6,414.5
100.0

(a) Components do not add to total as households may have more than one water conservation method.

Source: Environmental Issues: People's Views and Practices (cat. no. 4602.0).

CONSERVING WATER IN THE GARDEN, 1994

Households
Conservation method
'000
%

Plant natives
2,107.0
37.6
Mulch used on plants
2,964.8
52.9
Water early morning/late evening
3,818.3
68.1
Other
149.0
2.7
No water conservation steps
890.5
15.9
Total households(a)(b)
5,605.1
100.0

(a) Components do not add to total as households may have more than one water conservation method.
(b) Includes only households with gardens.

Source: Environmental Issues: People's Views and Practices (cat. no. 4602.0).


Consumption of goods
The consumption of goods in the home has increased over time, both in terms of the number of goods purchased by households and the variety of goods available. For example, household ownership of television sets has increased from 55% in 1961 to 99% in 1991. Also, household ownership of video cassette recorders has increased from 3% in 1981 to 80% in 1993 and household ownership of compact disc players increased from 4% in 1986 to 33% in 1993 (see Australian Social Trends 1995, Leisure at home).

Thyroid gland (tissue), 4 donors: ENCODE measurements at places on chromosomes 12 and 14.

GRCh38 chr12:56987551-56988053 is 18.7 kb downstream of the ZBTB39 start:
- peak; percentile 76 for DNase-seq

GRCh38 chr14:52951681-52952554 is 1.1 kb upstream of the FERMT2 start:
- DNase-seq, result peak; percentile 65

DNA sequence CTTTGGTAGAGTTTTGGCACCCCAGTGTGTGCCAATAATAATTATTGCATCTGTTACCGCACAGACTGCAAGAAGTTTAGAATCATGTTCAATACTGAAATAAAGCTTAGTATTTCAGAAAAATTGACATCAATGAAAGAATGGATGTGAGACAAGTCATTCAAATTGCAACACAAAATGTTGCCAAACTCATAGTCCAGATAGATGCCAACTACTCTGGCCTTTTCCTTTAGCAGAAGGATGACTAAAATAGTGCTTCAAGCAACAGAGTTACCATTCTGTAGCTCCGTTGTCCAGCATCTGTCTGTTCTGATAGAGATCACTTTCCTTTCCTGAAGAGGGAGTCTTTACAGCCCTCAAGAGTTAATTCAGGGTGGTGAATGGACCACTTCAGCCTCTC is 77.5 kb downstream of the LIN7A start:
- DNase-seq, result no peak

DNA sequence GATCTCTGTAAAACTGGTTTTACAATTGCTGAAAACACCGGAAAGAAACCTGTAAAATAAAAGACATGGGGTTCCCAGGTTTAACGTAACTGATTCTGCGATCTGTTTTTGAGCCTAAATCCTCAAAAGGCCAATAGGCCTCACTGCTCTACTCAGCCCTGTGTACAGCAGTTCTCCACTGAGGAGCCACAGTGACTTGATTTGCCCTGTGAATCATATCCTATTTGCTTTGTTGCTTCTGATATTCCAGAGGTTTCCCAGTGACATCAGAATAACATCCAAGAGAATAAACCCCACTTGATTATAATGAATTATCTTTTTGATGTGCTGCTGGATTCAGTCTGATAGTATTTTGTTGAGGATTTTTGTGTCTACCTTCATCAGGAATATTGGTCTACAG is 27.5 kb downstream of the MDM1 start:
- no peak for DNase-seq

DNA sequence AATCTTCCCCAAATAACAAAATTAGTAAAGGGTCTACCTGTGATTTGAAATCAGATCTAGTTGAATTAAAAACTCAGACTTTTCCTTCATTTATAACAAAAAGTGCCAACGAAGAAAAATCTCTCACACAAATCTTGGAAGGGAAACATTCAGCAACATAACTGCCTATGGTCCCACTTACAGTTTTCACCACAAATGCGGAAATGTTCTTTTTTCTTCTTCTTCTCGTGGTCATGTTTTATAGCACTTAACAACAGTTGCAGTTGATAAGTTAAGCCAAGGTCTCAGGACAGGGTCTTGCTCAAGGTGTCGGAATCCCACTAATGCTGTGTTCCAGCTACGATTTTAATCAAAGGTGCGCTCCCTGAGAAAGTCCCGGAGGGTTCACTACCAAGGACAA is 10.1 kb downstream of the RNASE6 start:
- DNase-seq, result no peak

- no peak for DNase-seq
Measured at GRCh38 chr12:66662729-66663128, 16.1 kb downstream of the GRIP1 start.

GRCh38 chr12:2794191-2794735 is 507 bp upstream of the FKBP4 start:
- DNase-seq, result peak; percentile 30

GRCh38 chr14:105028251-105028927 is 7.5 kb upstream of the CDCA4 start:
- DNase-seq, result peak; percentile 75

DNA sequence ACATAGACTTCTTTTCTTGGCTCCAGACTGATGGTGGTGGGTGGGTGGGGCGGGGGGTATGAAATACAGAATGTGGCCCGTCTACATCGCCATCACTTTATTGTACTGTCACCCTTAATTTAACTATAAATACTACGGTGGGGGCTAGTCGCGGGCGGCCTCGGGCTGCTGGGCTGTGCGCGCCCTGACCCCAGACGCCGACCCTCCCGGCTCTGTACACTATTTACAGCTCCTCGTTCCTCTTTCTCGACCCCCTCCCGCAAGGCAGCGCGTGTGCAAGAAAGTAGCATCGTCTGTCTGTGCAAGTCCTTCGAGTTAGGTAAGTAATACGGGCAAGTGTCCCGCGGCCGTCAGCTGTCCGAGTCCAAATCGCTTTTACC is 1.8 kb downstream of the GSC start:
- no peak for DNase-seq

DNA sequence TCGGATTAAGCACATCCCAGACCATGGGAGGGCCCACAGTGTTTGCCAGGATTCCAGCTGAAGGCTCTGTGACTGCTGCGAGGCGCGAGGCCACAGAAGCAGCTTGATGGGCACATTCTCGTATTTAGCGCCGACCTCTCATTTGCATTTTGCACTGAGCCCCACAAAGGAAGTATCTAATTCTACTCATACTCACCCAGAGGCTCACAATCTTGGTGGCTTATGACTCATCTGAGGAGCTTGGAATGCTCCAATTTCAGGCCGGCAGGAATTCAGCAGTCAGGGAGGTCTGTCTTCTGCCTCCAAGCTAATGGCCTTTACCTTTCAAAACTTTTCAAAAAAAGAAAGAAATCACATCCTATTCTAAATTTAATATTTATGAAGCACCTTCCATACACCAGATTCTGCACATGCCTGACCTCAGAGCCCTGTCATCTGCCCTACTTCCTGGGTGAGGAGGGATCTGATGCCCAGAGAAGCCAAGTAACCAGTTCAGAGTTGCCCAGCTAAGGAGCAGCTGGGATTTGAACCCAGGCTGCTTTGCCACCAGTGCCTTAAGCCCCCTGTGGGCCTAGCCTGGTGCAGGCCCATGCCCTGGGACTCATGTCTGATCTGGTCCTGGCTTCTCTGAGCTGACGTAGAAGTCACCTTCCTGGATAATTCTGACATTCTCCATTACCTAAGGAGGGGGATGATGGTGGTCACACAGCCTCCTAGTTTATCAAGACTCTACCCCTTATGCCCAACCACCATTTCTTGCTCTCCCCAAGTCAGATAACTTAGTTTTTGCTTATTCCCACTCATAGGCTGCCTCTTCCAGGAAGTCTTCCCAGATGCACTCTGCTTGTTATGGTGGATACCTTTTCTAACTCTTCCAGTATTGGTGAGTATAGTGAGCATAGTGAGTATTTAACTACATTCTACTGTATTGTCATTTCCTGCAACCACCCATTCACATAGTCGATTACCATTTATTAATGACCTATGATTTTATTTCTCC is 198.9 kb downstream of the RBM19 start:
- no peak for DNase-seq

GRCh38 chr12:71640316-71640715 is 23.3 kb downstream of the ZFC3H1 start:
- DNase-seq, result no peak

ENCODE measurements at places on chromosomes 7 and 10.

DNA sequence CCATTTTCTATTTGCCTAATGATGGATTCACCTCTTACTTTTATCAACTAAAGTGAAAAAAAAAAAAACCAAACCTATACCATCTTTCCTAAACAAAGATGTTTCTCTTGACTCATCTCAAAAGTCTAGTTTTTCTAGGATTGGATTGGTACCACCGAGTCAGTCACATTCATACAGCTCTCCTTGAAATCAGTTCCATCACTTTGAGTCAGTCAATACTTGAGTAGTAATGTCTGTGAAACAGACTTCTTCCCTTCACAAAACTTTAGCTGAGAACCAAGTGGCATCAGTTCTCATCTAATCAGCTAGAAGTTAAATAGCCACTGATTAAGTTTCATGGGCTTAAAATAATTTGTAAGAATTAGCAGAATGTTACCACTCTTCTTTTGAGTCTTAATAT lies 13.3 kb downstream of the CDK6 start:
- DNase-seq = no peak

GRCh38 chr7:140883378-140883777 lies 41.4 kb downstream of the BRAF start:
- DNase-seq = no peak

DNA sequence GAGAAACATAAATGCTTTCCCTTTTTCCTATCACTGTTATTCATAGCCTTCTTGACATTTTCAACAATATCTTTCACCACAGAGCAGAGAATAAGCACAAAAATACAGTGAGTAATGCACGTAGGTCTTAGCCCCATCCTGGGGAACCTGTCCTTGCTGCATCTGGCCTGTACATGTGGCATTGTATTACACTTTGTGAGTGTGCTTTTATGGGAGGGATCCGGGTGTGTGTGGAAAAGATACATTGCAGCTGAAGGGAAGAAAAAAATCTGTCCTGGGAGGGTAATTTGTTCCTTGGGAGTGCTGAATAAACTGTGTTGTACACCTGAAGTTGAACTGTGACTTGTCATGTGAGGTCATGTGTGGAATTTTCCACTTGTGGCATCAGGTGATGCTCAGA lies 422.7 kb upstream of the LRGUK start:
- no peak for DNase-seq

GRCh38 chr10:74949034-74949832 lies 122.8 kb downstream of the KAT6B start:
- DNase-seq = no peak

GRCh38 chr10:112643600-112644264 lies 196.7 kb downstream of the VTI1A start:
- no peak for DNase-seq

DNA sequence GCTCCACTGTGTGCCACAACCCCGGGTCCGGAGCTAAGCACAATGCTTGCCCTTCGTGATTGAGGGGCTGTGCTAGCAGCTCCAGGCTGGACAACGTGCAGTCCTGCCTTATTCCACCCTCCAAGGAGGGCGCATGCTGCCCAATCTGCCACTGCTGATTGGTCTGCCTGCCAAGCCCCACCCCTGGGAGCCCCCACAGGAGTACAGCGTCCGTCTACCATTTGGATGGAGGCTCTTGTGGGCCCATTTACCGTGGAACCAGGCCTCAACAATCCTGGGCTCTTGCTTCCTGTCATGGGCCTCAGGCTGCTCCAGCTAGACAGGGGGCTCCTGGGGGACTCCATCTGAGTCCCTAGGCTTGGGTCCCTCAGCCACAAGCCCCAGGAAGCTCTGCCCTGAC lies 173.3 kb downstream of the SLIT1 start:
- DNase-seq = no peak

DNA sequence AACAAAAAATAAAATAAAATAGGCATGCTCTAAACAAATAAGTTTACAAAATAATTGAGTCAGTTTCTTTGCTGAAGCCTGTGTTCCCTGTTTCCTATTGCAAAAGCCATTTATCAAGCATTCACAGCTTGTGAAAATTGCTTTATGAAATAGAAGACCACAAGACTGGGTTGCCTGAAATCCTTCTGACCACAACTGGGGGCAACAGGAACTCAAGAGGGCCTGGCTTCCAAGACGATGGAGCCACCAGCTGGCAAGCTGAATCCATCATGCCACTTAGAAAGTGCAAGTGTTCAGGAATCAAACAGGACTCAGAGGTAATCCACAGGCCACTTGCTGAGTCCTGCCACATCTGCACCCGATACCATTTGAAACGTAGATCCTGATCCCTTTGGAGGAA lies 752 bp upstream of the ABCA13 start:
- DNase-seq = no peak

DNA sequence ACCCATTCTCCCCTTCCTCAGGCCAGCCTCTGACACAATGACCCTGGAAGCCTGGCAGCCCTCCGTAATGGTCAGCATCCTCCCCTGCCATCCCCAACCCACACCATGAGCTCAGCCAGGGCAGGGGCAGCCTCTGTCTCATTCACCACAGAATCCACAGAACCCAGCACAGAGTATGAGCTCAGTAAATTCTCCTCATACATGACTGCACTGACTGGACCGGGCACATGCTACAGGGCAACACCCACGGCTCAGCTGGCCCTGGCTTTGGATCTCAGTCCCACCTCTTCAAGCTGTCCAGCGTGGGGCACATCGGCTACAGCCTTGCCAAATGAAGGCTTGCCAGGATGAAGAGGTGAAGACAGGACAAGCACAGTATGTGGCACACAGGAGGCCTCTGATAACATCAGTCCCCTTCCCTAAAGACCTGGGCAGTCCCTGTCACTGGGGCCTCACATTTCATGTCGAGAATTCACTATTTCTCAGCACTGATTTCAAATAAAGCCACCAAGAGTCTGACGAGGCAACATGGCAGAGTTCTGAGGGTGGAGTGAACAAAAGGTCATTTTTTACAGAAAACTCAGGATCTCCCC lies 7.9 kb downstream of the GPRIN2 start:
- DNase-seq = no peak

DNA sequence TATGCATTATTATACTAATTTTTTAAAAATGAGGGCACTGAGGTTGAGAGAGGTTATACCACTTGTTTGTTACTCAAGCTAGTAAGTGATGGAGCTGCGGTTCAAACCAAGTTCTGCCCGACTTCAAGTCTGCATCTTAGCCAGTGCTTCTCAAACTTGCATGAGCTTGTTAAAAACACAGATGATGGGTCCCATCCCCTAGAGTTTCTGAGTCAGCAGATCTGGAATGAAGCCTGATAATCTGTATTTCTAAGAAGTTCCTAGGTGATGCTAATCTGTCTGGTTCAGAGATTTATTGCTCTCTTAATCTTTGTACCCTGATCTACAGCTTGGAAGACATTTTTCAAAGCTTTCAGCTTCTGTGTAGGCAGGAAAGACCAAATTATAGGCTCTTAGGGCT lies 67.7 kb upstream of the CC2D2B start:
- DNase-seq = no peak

The increasing consumption of many goods is linked to their increasing affordability (see Australian Social Trends 1995, Purchasing power). However, the life span of many products is also decreasing. The designs and manufacturing methods that make goods cheaper also often make them difficult, or not financially viable, to repair3. Many electronic products (e.g. computers) are quickly superseded by continual improvements in design. Other products, such as polystyrene cups, paper tissues, and disposable nappies, are designed to be disposable.

The increasing consumption and disposability of goods causes resource depletion and waste production. However, this is being partially offset with some products that are more biodegradable and recyclable and products that have less packaging.